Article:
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Asthma in the US – The Struggle is Real

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If you or someone close to you suffers from asthma, you know that it can be a severe problem. Asthma is a common chronic condition in the United States, affecting over 25 million people. It can cause difficulty breathing, chest tightness, coughing, and wheezing.

According to the Centers for Disease Control and Prevention (CDC), asthma is responsible for more than 10 million doctor visits yearly. Let’s look at some of the issues surrounding asthma in the US today.

Asthma Rates Rising

The rate of asthma diagnosis has been rising steadily since 1980. In fact, according to the CDC, approximately 1 in 12 people had asthma in 2009-2010 compared to 1 in 14 people just five years earlier. Researchers believe that this increase could be due to environmental factors such as air pollution and lifestyle changes like diet and exercise. Here are some of the most common risk factors associated with asthma:


One of the most significant risk factors for developing asthma is genetics. If you have a family history of asthma, it increases your chances of having it as well. This is because specific genetic markers make some people more susceptible to developing asthma than others. Because this factor cannot be changed or controlled, it’s essential to know if you have a family history and when to seek medical help if symptoms develop.

Environmental Factors

The environment you live in can also play an essential role in determining your risk for developing asthma. Exposure to air pollutants such as dust, smoke, and chemical fumes can trigger asthma symptoms or exacerbate existing conditions. Also, living in high-altitude areas with lower oxygen levels has been linked to higher asthma prevalence rates in some studies. Living in damp or moldy environments can also be problematic for those with asthma since mold spores can act as irritants and trigger asthmatic episodes.


Allergens—like pollen, pet dander, cockroaches, and dust mites—are known triggers of asthmatic episodes, so if you live with any type of allergen present in your home or environment, your risk of developing an asthmatic attack increases significantly. Allergy testing can help determine which allergens are causing reactions so that they can be removed from your environment or managed through medication or other treatments if possible. Also, if you have some dirty upholstery, keep them clean. An upholstery cleaning service can clean various fabrics in your home the right way. They can also ensure that your allergens won’t return to these upholsteries for a while.

Tobacco Smoke

Cigarette smoke contains over 4,000 chemicals, many of which are considered irritants or allergens. If you live with a smoker or frequently visit places where smoking is allowed, essential want to be aware that you may be at an increased risk of experiencing asthma symptoms. Therefore, it’s important to avoid secondhand smoke and limit your time in smoky environments if you suffer from asthma.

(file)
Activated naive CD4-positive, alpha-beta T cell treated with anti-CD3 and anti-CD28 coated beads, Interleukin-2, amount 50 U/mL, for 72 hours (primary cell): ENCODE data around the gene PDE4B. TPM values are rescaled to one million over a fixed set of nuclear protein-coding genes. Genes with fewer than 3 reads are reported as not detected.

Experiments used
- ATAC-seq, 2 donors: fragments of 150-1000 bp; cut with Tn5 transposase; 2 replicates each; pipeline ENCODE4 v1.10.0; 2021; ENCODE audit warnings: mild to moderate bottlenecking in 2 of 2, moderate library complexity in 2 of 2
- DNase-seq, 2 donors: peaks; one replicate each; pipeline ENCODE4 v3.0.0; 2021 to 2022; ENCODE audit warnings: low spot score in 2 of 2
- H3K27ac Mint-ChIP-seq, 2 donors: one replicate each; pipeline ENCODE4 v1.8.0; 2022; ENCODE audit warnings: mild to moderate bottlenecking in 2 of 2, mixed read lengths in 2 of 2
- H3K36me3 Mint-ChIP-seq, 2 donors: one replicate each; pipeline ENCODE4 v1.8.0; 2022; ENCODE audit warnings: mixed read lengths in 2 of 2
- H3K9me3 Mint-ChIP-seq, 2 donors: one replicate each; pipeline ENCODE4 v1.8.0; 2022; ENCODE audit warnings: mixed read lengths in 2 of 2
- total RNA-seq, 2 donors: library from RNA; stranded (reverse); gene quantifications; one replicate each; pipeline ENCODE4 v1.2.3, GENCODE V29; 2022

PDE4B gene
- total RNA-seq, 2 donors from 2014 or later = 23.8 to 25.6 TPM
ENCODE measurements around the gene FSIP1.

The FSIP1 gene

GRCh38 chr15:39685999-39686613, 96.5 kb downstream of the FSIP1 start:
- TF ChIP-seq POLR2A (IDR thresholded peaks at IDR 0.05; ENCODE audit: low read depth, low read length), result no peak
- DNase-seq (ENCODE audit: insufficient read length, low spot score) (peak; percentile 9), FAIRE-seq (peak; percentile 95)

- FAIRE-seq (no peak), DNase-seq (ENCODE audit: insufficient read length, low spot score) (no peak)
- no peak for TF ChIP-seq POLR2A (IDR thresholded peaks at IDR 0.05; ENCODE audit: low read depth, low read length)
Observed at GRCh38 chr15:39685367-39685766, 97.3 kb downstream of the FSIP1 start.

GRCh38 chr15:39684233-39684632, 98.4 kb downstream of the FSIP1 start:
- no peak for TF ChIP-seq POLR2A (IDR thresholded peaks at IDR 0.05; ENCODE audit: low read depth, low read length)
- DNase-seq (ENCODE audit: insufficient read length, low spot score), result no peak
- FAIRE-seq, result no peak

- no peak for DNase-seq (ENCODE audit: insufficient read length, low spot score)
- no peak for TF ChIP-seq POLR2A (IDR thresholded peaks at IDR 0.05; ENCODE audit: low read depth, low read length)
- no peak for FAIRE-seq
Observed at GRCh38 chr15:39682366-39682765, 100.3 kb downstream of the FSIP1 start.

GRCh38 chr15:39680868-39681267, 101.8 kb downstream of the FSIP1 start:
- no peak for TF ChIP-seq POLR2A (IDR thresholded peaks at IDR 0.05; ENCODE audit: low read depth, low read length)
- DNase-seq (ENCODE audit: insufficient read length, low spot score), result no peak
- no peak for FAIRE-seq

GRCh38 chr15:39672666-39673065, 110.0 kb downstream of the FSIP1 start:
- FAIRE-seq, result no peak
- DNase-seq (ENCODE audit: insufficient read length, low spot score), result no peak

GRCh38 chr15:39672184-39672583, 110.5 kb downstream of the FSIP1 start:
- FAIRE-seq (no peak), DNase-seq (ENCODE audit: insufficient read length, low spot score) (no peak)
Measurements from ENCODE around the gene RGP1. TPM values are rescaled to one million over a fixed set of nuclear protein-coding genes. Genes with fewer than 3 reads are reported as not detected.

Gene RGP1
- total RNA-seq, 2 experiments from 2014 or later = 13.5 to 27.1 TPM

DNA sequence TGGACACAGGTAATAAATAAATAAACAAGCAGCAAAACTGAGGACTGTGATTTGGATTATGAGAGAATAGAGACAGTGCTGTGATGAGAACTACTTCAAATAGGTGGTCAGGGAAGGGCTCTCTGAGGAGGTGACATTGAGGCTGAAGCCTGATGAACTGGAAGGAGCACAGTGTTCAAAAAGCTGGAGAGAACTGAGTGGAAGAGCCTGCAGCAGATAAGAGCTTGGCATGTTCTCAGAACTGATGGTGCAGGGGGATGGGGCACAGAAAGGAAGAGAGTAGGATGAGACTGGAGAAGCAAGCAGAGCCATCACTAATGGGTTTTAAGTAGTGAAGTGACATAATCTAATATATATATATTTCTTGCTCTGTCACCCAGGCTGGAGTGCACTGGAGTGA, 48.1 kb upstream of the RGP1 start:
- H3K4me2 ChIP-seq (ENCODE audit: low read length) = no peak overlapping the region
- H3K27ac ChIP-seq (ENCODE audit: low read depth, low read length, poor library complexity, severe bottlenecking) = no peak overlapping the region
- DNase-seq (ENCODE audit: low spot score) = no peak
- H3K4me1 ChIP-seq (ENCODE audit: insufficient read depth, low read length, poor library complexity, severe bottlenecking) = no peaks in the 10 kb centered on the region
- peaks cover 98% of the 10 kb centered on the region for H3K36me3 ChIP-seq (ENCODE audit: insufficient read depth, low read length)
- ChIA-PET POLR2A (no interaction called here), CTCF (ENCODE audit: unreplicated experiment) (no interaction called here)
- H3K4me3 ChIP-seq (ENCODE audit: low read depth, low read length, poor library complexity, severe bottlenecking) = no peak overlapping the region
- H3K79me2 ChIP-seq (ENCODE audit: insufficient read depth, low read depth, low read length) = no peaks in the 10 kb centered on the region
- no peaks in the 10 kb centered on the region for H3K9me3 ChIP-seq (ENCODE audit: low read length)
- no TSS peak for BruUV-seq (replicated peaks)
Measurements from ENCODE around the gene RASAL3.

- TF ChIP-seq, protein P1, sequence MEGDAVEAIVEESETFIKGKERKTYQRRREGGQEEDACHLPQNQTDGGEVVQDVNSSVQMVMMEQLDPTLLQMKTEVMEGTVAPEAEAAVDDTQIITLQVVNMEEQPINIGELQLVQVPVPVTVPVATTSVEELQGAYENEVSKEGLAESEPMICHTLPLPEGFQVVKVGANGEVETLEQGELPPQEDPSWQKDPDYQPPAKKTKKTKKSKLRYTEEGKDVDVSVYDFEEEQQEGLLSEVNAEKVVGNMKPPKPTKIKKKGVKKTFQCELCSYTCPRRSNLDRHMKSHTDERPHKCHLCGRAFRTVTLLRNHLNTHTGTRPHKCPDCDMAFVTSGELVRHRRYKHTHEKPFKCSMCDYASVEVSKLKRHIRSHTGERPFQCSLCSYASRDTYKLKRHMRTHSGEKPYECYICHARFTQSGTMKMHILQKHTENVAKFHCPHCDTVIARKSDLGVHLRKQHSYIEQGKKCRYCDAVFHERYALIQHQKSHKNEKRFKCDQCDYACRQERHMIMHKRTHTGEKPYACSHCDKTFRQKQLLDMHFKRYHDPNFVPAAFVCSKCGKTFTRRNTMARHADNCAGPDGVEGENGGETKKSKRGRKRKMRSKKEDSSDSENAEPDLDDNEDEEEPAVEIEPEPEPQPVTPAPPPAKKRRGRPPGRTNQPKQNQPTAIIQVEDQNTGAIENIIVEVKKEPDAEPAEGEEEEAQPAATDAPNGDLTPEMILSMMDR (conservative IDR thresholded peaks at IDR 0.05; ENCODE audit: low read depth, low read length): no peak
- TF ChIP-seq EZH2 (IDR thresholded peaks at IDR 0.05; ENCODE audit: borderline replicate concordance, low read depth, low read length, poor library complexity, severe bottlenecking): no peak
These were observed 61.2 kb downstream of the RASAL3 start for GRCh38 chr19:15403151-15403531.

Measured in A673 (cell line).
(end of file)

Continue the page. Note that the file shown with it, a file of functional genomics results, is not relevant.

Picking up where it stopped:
These risk factors are some of the reasons why asthma is so common in the US today. However, proper medical care and lifestyle changes can manage your condition and reduce the frequency of asthma-related symptoms.

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Inequitable Treatment for Minorities

Although anyone can develop asthma, certain groups are disproportionately affected by the disease. Minority populations are especially vulnerable; African Americans are almost three times more likely than whites to suffer from severe asthma attacks requiring hospitalization or an emergency room visit. This unequal treatment is often attributed to a lack of access to proper medical care and medications due to financial constraints or other social factors.

Living with Asthma

Living with asthma can be difficult for both sufferers and their families. Those with moderate-to-severe cases may have difficulty participating in activities that require physical exertion, like sports or running around with friends and family members, without experiencing shortness of breath or other symptoms associated with their condition. Many also have trouble sleeping due to nighttime coughing or wheezing episodes caused by their asthma. Thankfully, there are now new treatments for tackling asthma. Here are two of the most famous.


When it comes to controlling asthma, immunotherapy is one of the most effective methods. Through allergen desensitization, your body’s immune system can be trained to tolerate allergens like mold and pet dander instead of attacking them as foreign substances. This treatment must be performed under the guidance of an allergist and may require several sessions over a long period.


Short-acting bronchodilators are the most common medications prescribed for those with flare-up episodes to open up the airways and relieve symptoms. Inhalers are often used for this purpose and can be taken as needed when asthma symptoms begin to present themselves. These medications are fast-acting and help keep the airways clear when allergens or toxic irritants have triggered symptoms. Longer-term use of bronchodilators may also be recommended if asthma is diagnosed as a chronic condition.

While living with asthma can undoubtedly be challenging, more tools and resources are available now than ever. These include medical treatments, lifestyle changes, and family and friends’ support. As a result, you can manage your condition to lead a healthy and fulfilling life with the right approach and decrease your chances of getting this chronic disease.

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